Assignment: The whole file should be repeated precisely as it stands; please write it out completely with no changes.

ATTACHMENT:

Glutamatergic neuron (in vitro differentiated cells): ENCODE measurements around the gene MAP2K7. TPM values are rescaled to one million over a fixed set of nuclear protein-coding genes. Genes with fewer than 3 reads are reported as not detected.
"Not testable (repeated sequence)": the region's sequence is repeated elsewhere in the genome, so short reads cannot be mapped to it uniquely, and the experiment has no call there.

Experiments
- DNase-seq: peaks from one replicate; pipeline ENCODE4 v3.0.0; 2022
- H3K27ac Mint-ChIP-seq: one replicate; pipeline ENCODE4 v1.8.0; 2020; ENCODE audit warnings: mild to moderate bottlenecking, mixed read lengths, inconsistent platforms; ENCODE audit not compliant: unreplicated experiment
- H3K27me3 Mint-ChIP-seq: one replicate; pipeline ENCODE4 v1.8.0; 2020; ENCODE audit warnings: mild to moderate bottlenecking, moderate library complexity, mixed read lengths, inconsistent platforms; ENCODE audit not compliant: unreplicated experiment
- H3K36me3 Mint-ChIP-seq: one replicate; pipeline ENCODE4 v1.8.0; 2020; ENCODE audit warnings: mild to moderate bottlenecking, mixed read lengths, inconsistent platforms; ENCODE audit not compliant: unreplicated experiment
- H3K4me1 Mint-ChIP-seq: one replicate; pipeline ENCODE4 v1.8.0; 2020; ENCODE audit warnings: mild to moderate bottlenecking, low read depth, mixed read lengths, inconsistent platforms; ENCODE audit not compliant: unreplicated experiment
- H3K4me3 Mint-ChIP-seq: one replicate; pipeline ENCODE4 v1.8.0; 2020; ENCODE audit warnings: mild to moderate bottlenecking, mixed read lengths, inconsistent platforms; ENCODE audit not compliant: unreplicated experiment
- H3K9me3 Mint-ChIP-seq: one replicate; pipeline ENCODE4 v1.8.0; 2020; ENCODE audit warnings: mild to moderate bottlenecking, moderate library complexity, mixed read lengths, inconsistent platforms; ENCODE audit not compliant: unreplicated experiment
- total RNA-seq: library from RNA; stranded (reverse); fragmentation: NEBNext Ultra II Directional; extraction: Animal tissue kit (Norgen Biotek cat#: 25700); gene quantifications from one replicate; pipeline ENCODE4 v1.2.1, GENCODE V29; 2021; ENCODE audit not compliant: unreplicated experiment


Glutamatergic neuron (in vitro differentiated cells): ENCODE measurements around the gene MAP2K7. TPM values are rescaled to one million over a fixed set of nuclear protein-coding genes. Genes with fewer than 3 reads are reported as not detected.
"Not testable (repeated sequence)": the region's sequence is repeated elsewhere in the genome, so short reads cannot be mapped to it uniquely, and the experiment has no call there.

Experiments
- DNase-seq: peaks from one replicate; pipeline ENCODE4 v3.0.0; 2022
- H3K27ac Mint-ChIP-seq: one replicate; pipeline ENCODE4 v1.8.0; 2020; ENCODE audit warnings: mild to moderate bottlenecking, mixed read lengths, inconsistent platforms; ENCODE audit not compliant: unreplicated experiment
- H3K27me3 Mint-ChIP-seq: one replicate; pipeline ENCODE4 v1.8.0; 2020; ENCODE audit warnings: mild to moderate bottlenecking, moderate library complexity, mixed read lengths, inconsistent platforms; ENCODE audit not compliant: unreplicated experiment
- H3K36me3 Mint-ChIP-seq: one replicate; pipeline ENCODE4 v1.8.0; 2020; ENCODE audit warnings: mild to moderate bottlenecking, mixed read lengths, inconsistent platforms; ENCODE audit not compliant: unreplicated experiment
- H3K4me1 Mint-ChIP-seq: one replicate; pipeline ENCODE4 v1.8.0; 2020; ENCODE audit warnings: mild to moderate bottlenecking, low read depth, mixed read lengths, inconsistent platforms; ENCODE audit not compliant: unreplicated experiment
- H3K4me3 Mint-ChIP-seq: one replicate; pipeline ENCODE4 v1.8.0; 2020; ENCODE audit warnings: mild to moderate bottlenecking, mixed read lengths, inconsistent platforms; ENCODE audit not compliant: unreplicated experiment
- H3K9me3 Mint-ChIP-seq: one replicate; pipeline ENCODE4 v1.8.0; 2020; ENCODE audit warnings: mild to moderate bottlenecking, moderate library complexity, mixed read lengths, inconsistent platforms; ENCODE audit not compliant: unreplicated experiment
- total RNA-seq: library from RNA; stranded (reverse); fragmentation: NEBNext Ultra II Directional; extraction: Animal tissue kit (Norgen Biotek cat#: 25700); gene quantifications from one replicate; pipeline ENCODE4 v1.2.1, GENCODE V29; 2021; ENCODE audit not compliant: unreplicated experiment